The theme for this year’s World Economic Forum meeting in Davos, Switzerland, is “Shaping the Post-Crisis World.” And the question on everyone’s mind is “when exactly will this post-crisis world be starting?” Soon, we all hope.
Davos is often useful as a barometer of what is utmost on the minds of opinion-shapers and so is seen as an agenda-setter. But this year, the recession has generously taken care of that: for 2008, “it’s the economy, stupid.”
As I prepare for my fifth Davos, I look back at the past few years and reflect on the issues and people who seem to come and go. Three years ago, Jeffrey Sachs was everywhere--with his celebrity posse of Angelina Jolie, Bono, and Sharon Stone--and bed nets and other poverty alleviation efforts were center stage.
In 2007, Martin Sullivan, the now deposed CEO of AIG, dispensed wisdom on how he managed his company without using email (maybe email is not so bad after all?) He’s now gone from the scene, washed away by last fall’s financial crisis.
And just last year, emerging market representatives spoke proudly of how China, India, and company had “decoupled” from the U.S. economy as the main engine of growth. With China reporting flat growth this past December and India struggling to keep pace with its targets, that talk looks remarkably premature.
So while it’s tempting to think about Davos as a gathering of the entrenched elite, the reality in today’s world is that such status is more fleeting. All these comings and goings are a reminder that the world does not always follow the script written at Davos.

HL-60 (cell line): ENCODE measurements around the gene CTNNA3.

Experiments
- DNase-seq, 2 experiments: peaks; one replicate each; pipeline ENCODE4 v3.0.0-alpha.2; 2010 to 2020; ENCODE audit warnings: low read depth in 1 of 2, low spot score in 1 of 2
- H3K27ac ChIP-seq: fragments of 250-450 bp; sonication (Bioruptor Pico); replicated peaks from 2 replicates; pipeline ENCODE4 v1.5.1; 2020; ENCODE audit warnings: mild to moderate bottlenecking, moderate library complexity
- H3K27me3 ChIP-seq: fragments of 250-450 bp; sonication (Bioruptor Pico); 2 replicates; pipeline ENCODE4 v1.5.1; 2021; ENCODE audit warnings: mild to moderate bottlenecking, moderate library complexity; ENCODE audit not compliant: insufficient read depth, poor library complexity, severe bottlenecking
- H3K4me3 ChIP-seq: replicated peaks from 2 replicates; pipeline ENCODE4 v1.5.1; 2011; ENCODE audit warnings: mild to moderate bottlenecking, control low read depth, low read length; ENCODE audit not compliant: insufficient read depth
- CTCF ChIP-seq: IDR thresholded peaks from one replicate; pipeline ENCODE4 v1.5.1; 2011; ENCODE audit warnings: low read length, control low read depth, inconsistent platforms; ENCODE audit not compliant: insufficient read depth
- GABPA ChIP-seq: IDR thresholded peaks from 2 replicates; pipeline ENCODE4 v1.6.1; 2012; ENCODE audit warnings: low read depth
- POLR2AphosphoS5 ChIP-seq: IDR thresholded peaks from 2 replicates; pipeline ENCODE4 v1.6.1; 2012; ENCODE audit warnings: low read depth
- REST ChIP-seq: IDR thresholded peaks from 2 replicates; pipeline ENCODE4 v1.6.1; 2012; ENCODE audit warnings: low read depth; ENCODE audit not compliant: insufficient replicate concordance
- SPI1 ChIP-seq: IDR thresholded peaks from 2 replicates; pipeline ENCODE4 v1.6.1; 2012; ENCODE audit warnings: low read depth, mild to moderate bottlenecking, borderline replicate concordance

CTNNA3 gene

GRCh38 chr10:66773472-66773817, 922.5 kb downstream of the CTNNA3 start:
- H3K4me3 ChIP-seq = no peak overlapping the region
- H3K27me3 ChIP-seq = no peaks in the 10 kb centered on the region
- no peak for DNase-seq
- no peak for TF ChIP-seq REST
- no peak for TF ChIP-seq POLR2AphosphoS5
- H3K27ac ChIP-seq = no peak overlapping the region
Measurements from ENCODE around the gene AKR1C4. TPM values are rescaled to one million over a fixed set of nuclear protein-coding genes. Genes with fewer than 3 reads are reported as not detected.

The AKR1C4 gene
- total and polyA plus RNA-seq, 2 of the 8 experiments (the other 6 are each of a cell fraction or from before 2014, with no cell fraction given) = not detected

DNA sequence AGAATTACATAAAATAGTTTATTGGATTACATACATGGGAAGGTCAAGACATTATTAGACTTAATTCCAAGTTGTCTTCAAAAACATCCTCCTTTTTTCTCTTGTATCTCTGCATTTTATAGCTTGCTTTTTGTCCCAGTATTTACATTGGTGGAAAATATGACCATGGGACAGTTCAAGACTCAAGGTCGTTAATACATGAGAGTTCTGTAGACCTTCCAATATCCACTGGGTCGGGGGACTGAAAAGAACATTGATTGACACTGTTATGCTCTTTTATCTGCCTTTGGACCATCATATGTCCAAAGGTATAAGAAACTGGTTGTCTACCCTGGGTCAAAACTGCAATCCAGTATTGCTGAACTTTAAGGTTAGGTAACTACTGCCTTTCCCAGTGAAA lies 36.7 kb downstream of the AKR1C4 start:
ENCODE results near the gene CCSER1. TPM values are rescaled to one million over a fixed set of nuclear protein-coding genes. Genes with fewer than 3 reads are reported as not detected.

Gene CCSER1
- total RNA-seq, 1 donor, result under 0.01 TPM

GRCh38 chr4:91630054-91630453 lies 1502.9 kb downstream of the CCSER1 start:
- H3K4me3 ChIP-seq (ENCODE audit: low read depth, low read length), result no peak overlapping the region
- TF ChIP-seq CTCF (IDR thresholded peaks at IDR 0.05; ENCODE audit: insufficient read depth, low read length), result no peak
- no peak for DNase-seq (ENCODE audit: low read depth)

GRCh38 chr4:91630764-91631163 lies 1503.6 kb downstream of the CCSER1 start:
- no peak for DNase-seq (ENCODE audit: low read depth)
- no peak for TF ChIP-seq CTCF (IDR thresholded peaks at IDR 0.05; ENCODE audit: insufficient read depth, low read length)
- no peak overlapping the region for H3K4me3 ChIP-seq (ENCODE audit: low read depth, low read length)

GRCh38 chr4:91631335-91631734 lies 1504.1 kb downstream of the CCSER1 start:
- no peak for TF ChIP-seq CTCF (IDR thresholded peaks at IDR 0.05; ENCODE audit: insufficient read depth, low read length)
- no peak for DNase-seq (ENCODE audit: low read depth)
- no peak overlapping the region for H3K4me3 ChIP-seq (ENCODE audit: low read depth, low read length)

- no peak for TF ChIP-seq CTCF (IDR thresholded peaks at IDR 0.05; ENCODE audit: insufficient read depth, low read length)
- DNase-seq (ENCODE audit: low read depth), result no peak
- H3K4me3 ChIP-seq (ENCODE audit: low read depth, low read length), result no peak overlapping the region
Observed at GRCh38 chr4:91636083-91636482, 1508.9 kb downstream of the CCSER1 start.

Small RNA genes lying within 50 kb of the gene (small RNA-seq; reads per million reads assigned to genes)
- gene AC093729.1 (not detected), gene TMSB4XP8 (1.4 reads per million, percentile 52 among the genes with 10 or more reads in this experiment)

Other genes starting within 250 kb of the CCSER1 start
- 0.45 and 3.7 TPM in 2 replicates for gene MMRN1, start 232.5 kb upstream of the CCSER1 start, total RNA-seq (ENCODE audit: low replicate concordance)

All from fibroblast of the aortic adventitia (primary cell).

Even so, the event is a rich array of networking and learning. Over the next five days, I’ll be listening for--and sharing with you here--hints of the answers to these questions:
- Does anyone really have a sense of when the recession will end?
- How much worse is it likely to get?
- Will the preoccupation with core economic activity shove sustainability to the sidelines?
- How will business and government address the trust deficit?
- What is the world expecting of President Obama?
- Is economic development and poverty reduction only an afterthought these days?
- Will any notable new ideas emerge--and what topics are going ignored?
So check back often as I look to answer these questions--and ask new ones--that explore the speeding rate of change the past year has brought.
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